It’s hard for my 4 year olds to comprehend giving up toys, but we start small: pick 2 things we can give to kids who might not have as much, and pick another 2 (or more, depending upon how cool your kids are with this concept…) they can trade. When they pick their choices, you can donate what you want (you can also look to see if there is a toy library, day care, or preschool locally that would be able to use the toys), and then do a toy trade with other parents. This time of year, there seem to be more opportunities to resell them and make some money…to buy more organic seedlings. Haha.
4. Go Outside and TALK to Your Kids About What They Are Seeing.
It’s warming up, and it’s becoming easier to play and spend time outside. Instead of going to your usual park, pick a new one. Maybe there’s a local nature preserve or state park you’ve never been to. Follow a path into nature and talk to your kiddos about the animals and plants they see. Think of 5-10 things they might see on a walk, and make a list for them to find while you’re all out together.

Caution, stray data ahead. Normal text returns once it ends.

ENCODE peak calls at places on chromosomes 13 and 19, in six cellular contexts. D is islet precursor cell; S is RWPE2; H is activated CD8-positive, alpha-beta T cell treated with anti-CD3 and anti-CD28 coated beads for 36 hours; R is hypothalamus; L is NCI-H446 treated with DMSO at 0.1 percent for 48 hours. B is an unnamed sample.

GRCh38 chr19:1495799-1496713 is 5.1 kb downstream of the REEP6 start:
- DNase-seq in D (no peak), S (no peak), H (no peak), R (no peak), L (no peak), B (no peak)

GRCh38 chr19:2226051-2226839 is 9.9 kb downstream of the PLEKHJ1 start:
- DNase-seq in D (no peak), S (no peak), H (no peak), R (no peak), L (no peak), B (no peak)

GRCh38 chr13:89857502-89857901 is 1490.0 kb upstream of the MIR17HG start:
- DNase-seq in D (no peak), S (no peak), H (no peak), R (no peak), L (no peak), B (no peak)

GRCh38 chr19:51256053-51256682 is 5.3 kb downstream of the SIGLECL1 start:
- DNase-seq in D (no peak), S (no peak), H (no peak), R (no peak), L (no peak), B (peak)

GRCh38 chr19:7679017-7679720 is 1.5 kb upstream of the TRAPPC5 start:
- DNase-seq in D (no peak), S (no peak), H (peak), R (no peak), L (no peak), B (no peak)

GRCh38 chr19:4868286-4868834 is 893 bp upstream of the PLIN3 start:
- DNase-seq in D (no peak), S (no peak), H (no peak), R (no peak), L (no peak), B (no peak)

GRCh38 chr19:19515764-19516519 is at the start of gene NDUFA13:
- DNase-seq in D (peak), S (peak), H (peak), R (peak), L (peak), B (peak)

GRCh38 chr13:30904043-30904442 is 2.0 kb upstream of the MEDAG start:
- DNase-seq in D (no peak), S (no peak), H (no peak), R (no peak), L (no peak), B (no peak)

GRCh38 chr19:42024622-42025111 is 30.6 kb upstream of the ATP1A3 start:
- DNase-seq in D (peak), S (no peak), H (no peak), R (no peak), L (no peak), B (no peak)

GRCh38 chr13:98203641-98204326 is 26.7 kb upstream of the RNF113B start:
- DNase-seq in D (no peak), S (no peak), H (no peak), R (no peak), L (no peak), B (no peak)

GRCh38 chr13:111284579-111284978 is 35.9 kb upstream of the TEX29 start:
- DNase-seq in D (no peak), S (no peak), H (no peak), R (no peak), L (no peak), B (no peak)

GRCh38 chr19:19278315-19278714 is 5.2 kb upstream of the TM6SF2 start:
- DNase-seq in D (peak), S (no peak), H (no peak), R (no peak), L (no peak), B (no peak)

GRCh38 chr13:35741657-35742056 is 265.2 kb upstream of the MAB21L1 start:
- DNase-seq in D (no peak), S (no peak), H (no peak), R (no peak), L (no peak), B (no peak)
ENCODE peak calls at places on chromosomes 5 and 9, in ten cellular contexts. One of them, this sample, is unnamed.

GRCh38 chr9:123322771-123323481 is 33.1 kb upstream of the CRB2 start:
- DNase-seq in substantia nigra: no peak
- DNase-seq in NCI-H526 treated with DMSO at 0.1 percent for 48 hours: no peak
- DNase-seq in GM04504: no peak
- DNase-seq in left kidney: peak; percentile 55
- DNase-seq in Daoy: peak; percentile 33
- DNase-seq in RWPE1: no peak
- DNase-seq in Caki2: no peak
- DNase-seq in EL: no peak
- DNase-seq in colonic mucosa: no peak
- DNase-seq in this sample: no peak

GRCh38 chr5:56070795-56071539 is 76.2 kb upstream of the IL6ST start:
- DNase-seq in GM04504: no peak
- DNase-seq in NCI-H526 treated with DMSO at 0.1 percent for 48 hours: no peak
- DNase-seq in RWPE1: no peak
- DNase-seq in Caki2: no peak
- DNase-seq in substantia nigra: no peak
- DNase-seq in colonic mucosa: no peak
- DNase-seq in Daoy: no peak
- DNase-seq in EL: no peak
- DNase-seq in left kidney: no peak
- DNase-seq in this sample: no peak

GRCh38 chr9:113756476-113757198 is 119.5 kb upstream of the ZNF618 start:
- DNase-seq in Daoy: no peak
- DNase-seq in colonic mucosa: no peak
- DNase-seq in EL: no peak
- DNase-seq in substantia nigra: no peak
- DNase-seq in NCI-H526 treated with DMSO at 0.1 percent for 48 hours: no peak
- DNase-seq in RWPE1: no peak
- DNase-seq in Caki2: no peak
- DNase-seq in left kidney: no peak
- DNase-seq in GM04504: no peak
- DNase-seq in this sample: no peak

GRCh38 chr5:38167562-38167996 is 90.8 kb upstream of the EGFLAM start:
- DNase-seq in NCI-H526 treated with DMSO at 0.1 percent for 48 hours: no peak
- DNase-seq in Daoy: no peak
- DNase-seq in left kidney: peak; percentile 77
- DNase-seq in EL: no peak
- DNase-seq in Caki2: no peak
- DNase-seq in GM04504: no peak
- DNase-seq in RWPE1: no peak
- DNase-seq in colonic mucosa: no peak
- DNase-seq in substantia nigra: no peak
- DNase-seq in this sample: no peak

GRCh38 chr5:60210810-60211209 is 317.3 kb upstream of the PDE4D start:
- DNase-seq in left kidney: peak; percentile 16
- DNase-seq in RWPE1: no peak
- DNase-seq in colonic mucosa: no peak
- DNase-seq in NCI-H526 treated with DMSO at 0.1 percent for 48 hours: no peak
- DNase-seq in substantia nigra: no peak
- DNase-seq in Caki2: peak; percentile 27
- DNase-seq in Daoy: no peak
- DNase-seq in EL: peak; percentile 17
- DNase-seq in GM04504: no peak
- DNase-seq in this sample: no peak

If you really want to talk about how people and the planet interact, decorate a paper bag, or an old box and bring it with you to collect trash you might find on the ground. Seriously, anytime kids spend interacting with nature gives them a better appreciation for it. It sounds so trite, but it’s true.
5. Model What It’s Like To Show Up For The Planet You Want.
It’s becoming increasingly important to pay attention to the kind of planet we are leaving for future generations, and luckily, as a parent, you don’t have to look very hard for opportunities to expose your kids to ideas of conservation and advocacy for a healthier world. There are MANY organizations that have gatherings all over the country teaching kids to be more aware of leaving the planet better than they found it.